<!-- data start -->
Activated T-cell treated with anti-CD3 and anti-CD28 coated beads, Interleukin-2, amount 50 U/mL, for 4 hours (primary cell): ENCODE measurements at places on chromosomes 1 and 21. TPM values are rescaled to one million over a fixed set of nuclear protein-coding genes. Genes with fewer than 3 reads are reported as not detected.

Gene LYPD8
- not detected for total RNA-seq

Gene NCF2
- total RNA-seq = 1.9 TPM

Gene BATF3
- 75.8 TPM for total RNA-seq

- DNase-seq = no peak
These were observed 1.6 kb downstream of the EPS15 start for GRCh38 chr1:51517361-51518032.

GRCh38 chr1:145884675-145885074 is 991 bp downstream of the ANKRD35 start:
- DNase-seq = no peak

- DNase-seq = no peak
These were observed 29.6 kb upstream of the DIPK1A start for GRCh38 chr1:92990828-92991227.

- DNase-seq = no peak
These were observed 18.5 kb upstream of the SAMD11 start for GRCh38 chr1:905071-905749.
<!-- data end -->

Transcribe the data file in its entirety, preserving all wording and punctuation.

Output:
Activated T-cell treated with anti-CD3 and anti-CD28 coated beads, Interleukin-2, amount 50 U/mL, for 4 hours (primary cell): ENCODE measurements at places on chromosomes 1 and 21. TPM values are rescaled to one million over a fixed set of nuclear protein-coding genes. Genes with fewer than 3 reads are reported as not detected.

Gene LYPD8
- not detected for total RNA-seq

Gene NCF2
- total RNA-seq = 1.9 TPM

Gene BATF3
- 75.8 TPM for total RNA-seq

- DNase-seq = no peak
These were observed 1.6 kb downstream of the EPS15 start for GRCh38 chr1:51517361-51518032.

GRCh38 chr1:145884675-145885074 is 991 bp downstream of the ANKRD35 start:
- DNase-seq = no peak

- DNase-seq = no peak
These were observed 29.6 kb upstream of the DIPK1A start for GRCh38 chr1:92990828-92991227.

- DNase-seq = no peak
These were observed 18.5 kb upstream of the SAMD11 start for GRCh38 chr1:905071-905749.